Wednesday, October 22, 2003

#45 Pay it forward, you may need it

We’re in a Gospel of John class on Monday evening taught by Dave and Pam Mann. They are a terrific teaching team, and it is impossible to get bored or even stray off track. They are of the see it, say it, hear it, do it school of educators. This is particularly good for older learners (i.e. anyone over 25) because we become like children with learning disabilities as we age.

Each member of the class got a notebook with reproduced pages of John (NIV), a list of assignments, yellow flash cards for memory verses, and blue cards for “snapshot” visual cues for all the chapters, a set of color markers for high-lighting major themes like “believe,” “glory,” “Father,” “world,” etc., a list of who, what, when, where questions to be answered for each significant section of each chapter and a CD with a dramatization of John. I have found the markers helpful; my husband hates them and won’t use them. I can’t memorize; he can. So there is something for every one. I’m not an aural learner at all, but after 4 or 5 times, I start to hear things I missed.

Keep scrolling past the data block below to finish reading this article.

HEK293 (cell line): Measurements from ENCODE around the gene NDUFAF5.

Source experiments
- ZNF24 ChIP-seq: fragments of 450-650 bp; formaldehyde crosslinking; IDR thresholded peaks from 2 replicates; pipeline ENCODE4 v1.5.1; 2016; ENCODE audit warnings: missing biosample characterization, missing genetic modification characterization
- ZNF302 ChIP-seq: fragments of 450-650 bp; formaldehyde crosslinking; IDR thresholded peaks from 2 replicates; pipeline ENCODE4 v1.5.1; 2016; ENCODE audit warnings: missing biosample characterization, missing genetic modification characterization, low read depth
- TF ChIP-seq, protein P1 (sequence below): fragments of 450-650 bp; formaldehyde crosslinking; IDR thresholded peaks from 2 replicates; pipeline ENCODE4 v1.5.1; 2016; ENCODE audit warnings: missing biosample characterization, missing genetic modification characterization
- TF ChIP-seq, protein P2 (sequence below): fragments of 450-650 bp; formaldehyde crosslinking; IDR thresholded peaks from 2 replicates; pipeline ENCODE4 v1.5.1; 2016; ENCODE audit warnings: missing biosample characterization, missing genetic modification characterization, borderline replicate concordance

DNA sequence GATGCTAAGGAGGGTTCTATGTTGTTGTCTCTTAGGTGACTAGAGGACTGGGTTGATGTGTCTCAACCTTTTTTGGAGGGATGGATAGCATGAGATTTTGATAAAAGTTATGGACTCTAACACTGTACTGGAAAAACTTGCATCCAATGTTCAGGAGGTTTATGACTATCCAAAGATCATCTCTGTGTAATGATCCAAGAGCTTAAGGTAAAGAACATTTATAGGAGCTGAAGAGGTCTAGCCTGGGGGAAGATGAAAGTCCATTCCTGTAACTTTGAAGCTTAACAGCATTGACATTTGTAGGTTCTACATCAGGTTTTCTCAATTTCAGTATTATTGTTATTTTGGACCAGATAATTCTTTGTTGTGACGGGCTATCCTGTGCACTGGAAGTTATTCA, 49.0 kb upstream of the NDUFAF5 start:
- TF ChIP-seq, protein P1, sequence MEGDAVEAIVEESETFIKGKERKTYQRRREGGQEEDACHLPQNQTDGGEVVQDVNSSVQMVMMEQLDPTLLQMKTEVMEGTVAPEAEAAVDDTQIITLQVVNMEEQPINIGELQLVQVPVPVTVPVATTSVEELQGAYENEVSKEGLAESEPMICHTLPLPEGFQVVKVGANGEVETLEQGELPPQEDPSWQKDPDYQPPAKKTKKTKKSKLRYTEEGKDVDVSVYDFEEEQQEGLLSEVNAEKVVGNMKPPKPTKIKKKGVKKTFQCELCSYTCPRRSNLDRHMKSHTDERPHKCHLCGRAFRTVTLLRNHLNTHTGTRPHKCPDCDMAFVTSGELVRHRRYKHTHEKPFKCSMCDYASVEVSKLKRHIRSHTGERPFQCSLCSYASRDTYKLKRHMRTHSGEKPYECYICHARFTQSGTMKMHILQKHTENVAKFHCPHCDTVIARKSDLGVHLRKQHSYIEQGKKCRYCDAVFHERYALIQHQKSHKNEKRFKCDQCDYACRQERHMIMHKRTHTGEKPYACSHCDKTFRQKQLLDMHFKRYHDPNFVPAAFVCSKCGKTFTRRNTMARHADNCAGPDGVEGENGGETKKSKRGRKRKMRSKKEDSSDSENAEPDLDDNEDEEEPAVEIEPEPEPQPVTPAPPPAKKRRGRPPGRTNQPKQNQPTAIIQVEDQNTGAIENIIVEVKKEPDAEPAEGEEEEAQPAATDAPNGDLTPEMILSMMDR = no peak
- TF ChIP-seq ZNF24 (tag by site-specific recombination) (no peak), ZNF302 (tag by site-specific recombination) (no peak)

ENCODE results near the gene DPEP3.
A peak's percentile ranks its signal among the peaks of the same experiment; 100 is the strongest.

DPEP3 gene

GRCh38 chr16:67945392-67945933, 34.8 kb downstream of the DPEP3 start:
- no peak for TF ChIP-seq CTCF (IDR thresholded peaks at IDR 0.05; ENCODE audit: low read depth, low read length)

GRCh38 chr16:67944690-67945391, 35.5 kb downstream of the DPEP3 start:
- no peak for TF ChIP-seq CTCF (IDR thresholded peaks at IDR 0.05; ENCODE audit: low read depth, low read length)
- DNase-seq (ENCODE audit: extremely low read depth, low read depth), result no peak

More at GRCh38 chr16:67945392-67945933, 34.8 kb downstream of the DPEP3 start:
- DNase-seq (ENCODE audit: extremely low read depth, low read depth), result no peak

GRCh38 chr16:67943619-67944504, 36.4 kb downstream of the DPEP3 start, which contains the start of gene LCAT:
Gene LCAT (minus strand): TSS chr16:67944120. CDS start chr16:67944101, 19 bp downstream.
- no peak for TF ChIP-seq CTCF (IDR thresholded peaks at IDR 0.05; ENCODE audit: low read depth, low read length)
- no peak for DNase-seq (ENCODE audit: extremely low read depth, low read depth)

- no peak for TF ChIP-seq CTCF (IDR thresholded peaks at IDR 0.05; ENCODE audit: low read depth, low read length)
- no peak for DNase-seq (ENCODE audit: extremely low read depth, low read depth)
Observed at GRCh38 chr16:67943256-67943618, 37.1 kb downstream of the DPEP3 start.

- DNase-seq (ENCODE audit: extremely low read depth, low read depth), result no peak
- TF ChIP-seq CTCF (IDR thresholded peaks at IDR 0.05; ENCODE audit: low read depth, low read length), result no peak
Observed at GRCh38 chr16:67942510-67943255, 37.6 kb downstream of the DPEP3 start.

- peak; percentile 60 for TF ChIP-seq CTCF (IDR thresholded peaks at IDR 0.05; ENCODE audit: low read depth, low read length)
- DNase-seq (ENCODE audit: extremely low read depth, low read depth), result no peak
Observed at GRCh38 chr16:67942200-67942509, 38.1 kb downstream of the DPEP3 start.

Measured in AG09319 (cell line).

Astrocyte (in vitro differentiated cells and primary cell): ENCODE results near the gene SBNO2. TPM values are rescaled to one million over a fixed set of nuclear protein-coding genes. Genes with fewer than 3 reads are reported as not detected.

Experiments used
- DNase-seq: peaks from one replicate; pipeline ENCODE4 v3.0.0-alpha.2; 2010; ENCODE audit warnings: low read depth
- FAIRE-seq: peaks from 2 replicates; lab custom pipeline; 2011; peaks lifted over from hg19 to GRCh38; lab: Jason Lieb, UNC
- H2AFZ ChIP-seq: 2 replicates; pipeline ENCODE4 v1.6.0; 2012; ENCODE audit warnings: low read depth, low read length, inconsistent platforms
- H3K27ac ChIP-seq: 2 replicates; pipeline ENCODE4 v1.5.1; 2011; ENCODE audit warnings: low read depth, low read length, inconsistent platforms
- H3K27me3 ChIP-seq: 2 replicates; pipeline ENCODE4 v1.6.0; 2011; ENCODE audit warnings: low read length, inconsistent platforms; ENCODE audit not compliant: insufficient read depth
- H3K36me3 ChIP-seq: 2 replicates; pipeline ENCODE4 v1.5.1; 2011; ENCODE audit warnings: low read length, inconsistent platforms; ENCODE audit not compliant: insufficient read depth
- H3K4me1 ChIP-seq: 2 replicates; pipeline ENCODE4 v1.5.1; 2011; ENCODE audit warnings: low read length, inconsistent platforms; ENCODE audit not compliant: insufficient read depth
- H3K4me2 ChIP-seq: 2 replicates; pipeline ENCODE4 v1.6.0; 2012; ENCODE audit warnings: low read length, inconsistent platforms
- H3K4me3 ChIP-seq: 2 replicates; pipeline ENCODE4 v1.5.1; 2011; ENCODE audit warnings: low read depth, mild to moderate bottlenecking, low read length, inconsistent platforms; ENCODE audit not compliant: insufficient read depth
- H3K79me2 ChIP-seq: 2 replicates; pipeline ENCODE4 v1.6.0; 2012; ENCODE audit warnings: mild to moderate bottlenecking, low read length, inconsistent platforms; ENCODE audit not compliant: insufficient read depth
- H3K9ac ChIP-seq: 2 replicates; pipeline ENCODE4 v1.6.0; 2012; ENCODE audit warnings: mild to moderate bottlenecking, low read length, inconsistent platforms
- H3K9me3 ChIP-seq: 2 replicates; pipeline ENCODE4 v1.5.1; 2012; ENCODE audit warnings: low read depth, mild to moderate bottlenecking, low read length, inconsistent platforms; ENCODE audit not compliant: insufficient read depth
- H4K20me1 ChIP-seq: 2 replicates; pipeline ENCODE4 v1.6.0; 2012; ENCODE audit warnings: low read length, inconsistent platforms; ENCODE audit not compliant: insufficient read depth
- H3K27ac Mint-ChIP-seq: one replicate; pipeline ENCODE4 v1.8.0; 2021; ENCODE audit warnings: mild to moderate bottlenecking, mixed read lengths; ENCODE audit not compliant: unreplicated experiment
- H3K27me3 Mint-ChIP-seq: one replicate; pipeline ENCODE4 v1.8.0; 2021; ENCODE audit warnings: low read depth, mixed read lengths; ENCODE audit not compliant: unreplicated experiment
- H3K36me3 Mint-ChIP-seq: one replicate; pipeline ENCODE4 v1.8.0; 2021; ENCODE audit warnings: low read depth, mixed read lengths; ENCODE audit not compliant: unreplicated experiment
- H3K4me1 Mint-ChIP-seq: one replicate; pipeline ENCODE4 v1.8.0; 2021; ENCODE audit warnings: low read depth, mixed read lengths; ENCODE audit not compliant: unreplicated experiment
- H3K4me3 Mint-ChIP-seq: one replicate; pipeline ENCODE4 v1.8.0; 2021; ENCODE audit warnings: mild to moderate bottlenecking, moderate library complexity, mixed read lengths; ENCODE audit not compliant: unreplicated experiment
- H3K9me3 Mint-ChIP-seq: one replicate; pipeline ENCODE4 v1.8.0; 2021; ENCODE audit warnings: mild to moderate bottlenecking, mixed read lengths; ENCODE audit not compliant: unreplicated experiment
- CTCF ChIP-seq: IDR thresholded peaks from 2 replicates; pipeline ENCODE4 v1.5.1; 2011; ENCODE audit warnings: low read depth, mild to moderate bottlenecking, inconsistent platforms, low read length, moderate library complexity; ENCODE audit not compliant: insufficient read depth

When Dave lectures, Pam writes the important points on white poster paper and attaches it to the wall. These points are kept on the wall from week to week. When Pam lectures, Dave just watches, because I think he isn’t sure what she might say or what joke she will tell.

This week she commented on something I’d never thought about. We’ve all heard and used the expression “doubting Thomas,” because Thomas was the disciple who had to be convinced of the resurrection by touching Jesus’ hand and side (John 20:25). Pam pointed out that in 11:16 Thomas was the disciple willing to die for Jesus when there was a plot to stone him (the raising of Lazarus story).

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